This startup wants to pack more energy into electric vehicle batteries

This solid-state battery technology is still years away from becoming commercial-Solid Power plans to produce enough material for 800,000 cars annually by 2028 પરંતુ but if it proves practical, batteries could significantly increase the performance of electric vehicles.

However, Solid Power will not build and sell full batteries in the future. Instead, it will provide solid electrolyte materials to other battery manufacturers, says CEO Doug Campbell.

The electrolyte is charged inside the shuttle battery as it is charging or releasing power. In lithium-ion batteries that power electric vehicles today, the electrolyte is liquid; Solid-state batteries use a solid layer of electrolyte that is squeezed between the other layers of the battery to charge.

This approach opens up new options for battery chemistry. In particular, lithium metal and silicon-based chemistry are unstable or unsafe when combined with a liquid electrolyte in a cell, but can be used in theory if a solid is exchanged instead.

The result will be a battery that can pack more energy into a smaller space – meaning the car can go farther before the charge runs out. Campbell says a solid-powered battery could eventually improve the energy density of a lithium-ion battery by about half, so a vehicle that went 350 miles before it needed to be recharged could extend its range by more than 500 miles.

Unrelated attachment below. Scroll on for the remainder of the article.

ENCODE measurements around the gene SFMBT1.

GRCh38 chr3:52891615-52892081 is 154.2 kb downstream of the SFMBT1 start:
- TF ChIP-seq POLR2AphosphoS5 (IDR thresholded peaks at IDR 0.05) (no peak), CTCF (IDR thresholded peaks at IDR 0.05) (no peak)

Campbell adds that ditching the fluid will also make it easier to build safe cells. While lithium-ion batteries are engineered with protection to ensure they do not catch fire or explode, removing liquids will eliminate the need for these expensive additives. Battery packs, which are made up of many cells at once, may be more dense, as their internal temperature controls and safety systems will require less space.

The idea of ​​taking liquid electrolytes from battery cells is not new, says Lei Cheng, a chemist and battery researcher in the materials division of the Argonne National Laboratory. Over the years, however, most research on solid batteries has focused on the use of organic polymers such as polyethylene oxide.

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